1. Overview

In this tutorial, we will discuss and compare several methods to determine whether one List is part of another List in Scala. We’ll go over four different ways of solving this problem, each with slightly different outcomes, which should fulfill every use case we could have for this problem.

2. Using .forAll

The first approach we’ll explore is using the .forAll function on Lists. This function will only return true if the given predicate is true for all elements in the List:

def usingForAll(bigList: List[String], littleList: List[String]): Boolean = {
    littleList.forall(bigList.contains)
  }

In this function, we check if littleList is a sublist of bigList by iterating through littleList using the .forAll function, checking that every element in littleList can be found in bigList. If this returns true, it indicates that bigList contains all the elements of littleList, making it a sublist of bigList. It’s worth noting that this approach does not take element order into consideration.

3. Using .foldLeft

Next, we’re going to solve this problem using .foldLeft. The .foldLeft function takes a starting value and will iterate through a List, modifying the starting value as it goes and returning the final value of whatever the starting value has become:

def usingFoldLeft(
  bigList: List[String],
  littleList: List[String]
): Boolean = {
  bigList
    .foldLeft(littleList)((lList, string) => {
      val isStringInList = lList.headOption.map(_ == string).getOrElse(false)
      if (isStringInList) lList.tail else lList
    })
    .isEmpty
}

This function is folding over bigList, using littleList as the starting value. For every iteration through bigList, we take the .headOption of lList and check if that is equal to the current element from bigList. If it is, we return the tail of lList, as the head element has been found. If not, we return all of lList as the head element still is yet to be found.

Once the .foldLeft has been completed, if we’re left with an empty List, then all the elements in littleList were found within bigList, therefore, it’s a sublist.

Compared to the previous approach, this function does take order into consideration since it checks the head of the List each time. However, it will accept gaps, so the elements in littleList need to be present in bigList, in the same order, but not necessarily together.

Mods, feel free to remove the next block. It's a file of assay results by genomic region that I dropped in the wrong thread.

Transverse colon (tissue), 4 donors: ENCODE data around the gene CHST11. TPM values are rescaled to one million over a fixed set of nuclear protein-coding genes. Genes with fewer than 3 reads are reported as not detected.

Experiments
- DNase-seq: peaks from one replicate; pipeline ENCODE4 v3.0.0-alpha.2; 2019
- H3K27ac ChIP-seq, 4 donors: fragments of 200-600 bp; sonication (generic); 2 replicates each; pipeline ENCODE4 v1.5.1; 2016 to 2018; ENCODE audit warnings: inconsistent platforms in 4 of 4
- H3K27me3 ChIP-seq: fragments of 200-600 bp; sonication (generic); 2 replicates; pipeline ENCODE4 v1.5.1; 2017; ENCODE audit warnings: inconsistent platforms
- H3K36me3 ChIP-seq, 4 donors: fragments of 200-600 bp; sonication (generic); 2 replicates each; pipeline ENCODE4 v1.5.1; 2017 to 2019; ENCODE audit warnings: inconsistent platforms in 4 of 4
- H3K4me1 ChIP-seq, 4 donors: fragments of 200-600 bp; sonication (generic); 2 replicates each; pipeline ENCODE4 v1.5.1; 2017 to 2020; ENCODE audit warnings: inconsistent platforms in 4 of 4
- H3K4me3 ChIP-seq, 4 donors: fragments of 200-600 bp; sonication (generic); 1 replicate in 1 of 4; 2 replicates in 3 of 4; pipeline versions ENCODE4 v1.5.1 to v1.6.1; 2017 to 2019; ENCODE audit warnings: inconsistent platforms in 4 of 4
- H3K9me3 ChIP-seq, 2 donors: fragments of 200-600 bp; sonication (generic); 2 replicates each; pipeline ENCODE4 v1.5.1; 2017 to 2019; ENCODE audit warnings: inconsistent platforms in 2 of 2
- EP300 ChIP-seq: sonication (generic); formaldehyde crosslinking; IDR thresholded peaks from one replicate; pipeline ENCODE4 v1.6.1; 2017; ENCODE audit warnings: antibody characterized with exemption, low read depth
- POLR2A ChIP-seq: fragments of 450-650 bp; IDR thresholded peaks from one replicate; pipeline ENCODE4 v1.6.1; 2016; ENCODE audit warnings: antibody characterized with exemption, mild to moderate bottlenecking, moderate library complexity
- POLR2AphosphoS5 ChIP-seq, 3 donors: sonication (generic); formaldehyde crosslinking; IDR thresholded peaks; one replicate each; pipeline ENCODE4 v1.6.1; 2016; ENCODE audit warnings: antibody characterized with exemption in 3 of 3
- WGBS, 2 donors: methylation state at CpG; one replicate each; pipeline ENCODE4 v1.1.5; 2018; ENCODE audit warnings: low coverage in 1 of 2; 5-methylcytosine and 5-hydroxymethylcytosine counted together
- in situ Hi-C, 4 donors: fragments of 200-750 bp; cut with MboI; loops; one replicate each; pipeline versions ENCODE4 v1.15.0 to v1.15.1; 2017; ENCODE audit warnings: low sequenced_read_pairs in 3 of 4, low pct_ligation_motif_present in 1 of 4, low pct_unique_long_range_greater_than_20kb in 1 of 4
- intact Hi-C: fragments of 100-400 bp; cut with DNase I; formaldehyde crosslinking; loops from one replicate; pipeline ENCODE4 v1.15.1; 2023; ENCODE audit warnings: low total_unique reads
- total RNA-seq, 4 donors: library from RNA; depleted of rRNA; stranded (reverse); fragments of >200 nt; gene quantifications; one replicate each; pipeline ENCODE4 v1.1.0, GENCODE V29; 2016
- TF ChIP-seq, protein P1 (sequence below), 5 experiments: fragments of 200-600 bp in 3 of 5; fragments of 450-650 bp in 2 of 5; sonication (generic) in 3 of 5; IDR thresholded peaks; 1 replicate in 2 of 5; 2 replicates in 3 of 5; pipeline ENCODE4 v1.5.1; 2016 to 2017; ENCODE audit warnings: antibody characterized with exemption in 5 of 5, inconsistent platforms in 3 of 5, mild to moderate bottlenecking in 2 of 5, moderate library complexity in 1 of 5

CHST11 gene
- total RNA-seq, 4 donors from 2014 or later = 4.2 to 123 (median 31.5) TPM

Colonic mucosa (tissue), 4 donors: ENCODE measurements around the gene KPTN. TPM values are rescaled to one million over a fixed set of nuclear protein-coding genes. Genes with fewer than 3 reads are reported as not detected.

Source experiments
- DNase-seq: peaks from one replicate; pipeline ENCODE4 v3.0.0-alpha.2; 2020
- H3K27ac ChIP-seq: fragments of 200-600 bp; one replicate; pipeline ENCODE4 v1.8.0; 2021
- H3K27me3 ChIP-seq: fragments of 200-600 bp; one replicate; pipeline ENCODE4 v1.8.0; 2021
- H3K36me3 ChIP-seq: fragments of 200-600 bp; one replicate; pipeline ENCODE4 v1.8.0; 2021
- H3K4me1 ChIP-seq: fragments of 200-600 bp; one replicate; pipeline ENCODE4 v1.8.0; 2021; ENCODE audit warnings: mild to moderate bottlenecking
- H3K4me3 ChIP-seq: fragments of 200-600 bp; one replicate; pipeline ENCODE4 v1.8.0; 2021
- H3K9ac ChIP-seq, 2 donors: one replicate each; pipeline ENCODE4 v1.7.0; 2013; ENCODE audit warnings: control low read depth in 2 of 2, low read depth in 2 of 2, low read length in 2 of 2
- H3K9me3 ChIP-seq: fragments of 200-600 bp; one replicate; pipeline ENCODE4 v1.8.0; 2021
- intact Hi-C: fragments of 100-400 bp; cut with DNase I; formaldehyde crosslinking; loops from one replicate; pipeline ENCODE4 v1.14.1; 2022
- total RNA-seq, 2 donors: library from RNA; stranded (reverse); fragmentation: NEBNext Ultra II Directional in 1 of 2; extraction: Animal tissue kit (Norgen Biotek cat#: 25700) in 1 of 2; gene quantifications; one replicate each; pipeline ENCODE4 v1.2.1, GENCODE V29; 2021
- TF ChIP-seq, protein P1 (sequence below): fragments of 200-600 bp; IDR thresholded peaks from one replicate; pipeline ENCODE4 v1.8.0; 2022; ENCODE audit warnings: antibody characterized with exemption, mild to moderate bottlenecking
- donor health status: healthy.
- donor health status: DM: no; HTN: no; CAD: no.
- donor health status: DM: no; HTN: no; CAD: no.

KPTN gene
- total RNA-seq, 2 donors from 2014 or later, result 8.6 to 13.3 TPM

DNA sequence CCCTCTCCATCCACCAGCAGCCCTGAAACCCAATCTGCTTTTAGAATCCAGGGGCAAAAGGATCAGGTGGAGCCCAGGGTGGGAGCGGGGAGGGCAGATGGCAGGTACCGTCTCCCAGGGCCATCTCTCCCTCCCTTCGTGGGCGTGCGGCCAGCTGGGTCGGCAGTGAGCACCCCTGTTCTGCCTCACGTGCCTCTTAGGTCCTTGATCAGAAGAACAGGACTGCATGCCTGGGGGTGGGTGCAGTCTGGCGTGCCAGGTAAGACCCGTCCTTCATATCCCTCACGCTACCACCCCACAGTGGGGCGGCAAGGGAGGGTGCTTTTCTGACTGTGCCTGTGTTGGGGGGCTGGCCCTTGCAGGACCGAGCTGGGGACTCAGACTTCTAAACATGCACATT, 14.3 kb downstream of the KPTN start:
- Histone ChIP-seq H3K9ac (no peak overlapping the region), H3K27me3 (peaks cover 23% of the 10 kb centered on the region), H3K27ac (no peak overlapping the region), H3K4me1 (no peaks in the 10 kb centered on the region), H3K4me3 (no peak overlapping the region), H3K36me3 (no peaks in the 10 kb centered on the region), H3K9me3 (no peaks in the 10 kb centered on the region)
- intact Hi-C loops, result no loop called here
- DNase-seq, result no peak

4. Using .sliding

In this approach, we’ll utilize a function on Iterable in Scala called .sliding. The .sliding function returns a sliding window through the List of a given size, returning a List of List. We can provide the arguments for how big we want the window to be and how many big each step should be.

For example, if we had List(“a”, “b”, “c”, “d”) and called .sliding(2, 1) on it, it would return a sliding window of 2 elements, stepping 1 element through for each window: List(List(“a”, “b”), List(“b”, “c”), List(“c”, “d”)).

Now that we understand how sliding works, let’s have a go at using it to solve our sublist problem:

def usingSliding(bigList: List[String], littleList: List[String]): Boolean = {
  bigList.sliding(littleList.size, 1).exists(_ == littleList)
}

In this function, we create a sliding window with windows the same size as littleList. We’re then mapping through the sliding window and checking for an exact match for littleList.

This is the first method we’ve used to find an exact match for littleList within bigList. So, this will only return true if the elements of littleList exist within bigList in order, with no gaps.

5. Using .containsSlice

The final method we’re going to investigate to solve this issue is using a function called .containsSlice. It’s used to check if the List provided in the arguments is a sublist of the List .conatinsSlice has been called on:

def usingContainsSlice(
  bigList: List[String],
  littleList: List[String]
): Boolean = {
  bigList.containsSlice(littleList)
}

This is the simplest of all the ways we’ve tried, as it’s an “out-of-the-box” solution in the standard Scala library. Like the previous section, this will method will check that bigList contains all elements of littleList, in order, with no gaps.

6. Conclusion

In this article, we’ve explored four ways to check if a List is a sublist of another List in Scala. The approach depends on the use case and how strict we must be with the checking. If the order doesn’t matter to us, then the original method using the .forall function is best. If we want elements to be in order but not necessarily together, then the .foldLeft solution is our best bet.

And finally, if we need the elements to be in order, with no gaps, then we can use either the .sliding or .containsSlice method.

As always, the sample code used in this tutorial is available over on GitHub.

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